SpaceX engine fails catastrophically, but it still makes LEO

Yet again the engineers at SpaceX amaze me. It’s hard enough to accelerate tons of payload to several miles a second through a soupy fluid and then coast gracefully in blistering and frigid vacuum. They lost an engine on the way up, at about the worst time as far as aerodynamics stresses. Most other rocket designs would have blown to bits. The whole thing is on video:

Bad Astronomy— You can see a bright spot glowing on the upper right engine, then what looks like shrapnel blowing back as well, so it appears something catastrophic happened to the engine. I can think of many things that could’ve caused this – a crack in the engine bell that failed when it got hot, a faulty valve, something in the pipes – but I’m just spitballing; hopefully the folks at SpaceX will be able to determine the cause from the engine telemetry.

Although this looks scary, the engine nozzles are coated with Kevlar to protect them specifically in case something like this occurs, so the other engines continued working. Also, the onboard computer immediately shut down the failed engine, and then on the fly – literally – recalculated all the needed changes to the thrust of the other engines to compensate. In the end, the first stage boost lasted an extra thirty seconds to cover for the failed engine. It’s important again to note that the Dragon capsule was delivered on orbit and will rendezvous with ISS on Wednesday.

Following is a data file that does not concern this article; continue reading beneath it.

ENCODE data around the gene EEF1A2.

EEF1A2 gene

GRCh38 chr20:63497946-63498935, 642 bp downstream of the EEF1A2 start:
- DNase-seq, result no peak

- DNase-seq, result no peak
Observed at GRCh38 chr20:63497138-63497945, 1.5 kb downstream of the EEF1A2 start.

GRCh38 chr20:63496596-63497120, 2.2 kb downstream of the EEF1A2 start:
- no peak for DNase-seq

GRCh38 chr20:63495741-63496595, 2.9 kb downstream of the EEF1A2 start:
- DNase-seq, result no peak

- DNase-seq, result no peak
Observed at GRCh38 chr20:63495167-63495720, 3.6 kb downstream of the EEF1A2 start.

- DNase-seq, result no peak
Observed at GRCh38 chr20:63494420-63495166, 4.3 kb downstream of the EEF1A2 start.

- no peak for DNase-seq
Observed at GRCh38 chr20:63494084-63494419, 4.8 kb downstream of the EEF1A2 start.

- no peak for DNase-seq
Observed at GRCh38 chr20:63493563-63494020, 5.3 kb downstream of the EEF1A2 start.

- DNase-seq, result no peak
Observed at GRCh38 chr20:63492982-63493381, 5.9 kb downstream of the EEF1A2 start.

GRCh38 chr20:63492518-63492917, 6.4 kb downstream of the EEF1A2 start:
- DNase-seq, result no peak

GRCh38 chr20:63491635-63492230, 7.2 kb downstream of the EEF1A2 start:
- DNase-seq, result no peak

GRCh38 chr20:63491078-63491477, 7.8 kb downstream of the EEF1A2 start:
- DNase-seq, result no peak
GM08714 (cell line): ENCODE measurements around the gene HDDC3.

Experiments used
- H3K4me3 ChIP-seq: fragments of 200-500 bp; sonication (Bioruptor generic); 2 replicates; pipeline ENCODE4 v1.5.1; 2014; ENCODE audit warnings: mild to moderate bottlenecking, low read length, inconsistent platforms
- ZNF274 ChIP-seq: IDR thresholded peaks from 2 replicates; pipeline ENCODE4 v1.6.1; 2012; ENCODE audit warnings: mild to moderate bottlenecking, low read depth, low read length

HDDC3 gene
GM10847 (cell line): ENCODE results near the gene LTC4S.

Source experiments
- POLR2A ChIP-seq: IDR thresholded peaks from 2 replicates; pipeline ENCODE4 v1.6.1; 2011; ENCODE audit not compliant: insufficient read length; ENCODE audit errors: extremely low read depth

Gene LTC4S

1. raven says


    I’m glad and, for sure, SpaceX are glad that no one was riding in the capsule for that mission.

  2. fastlane says

    According to this statement from the company:

    We know the engine did not explode, because we continued to receive data from it. Our review indicates that the fairing that protects the engine from aerodynamic loads ruptured due to the engine pressure release, and that none of Falcon 9’s other eight engines were impacted by this event.

  3. mas528 says

    Hell. If people had been on board and this happened, it would be reported as a “miracle” that people survived. And no one would get on SpaceX’s machines.

    In this unmanned case, it is a demonstration of engineering excellence. It should build confidence in SpaceX’s work.

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